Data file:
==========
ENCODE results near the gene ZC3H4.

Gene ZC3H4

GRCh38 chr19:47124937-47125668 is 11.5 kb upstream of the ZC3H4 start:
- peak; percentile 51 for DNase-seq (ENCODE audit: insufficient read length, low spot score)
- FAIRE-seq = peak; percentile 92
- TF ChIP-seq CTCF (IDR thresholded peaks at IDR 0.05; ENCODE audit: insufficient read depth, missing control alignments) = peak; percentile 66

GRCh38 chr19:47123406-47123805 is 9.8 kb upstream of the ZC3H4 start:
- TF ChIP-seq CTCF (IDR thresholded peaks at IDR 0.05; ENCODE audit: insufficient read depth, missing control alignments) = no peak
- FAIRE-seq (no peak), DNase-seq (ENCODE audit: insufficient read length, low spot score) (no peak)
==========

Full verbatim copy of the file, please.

ENCODE results near the gene ZC3H4.

Gene ZC3H4

GRCh38 chr19:47124937-47125668 is 11.5 kb upstream of the ZC3H4 start:
- peak; percentile 51 for DNase-seq (ENCODE audit: insufficient read length, low spot score)
- FAIRE-seq = peak; percentile 92
- TF ChIP-seq CTCF (IDR thresholded peaks at IDR 0.05; ENCODE audit: insufficient read depth, missing control alignments) = peak; percentile 66

GRCh38 chr19:47123406-47123805 is 9.8 kb upstream of the ZC3H4 start:
- TF ChIP-seq CTCF (IDR thresholded peaks at IDR 0.05; ENCODE audit: insufficient read depth, missing control alignments) = no peak
- FAIRE-seq (no peak), DNase-seq (ENCODE audit: insufficient read length, low spot score) (no peak)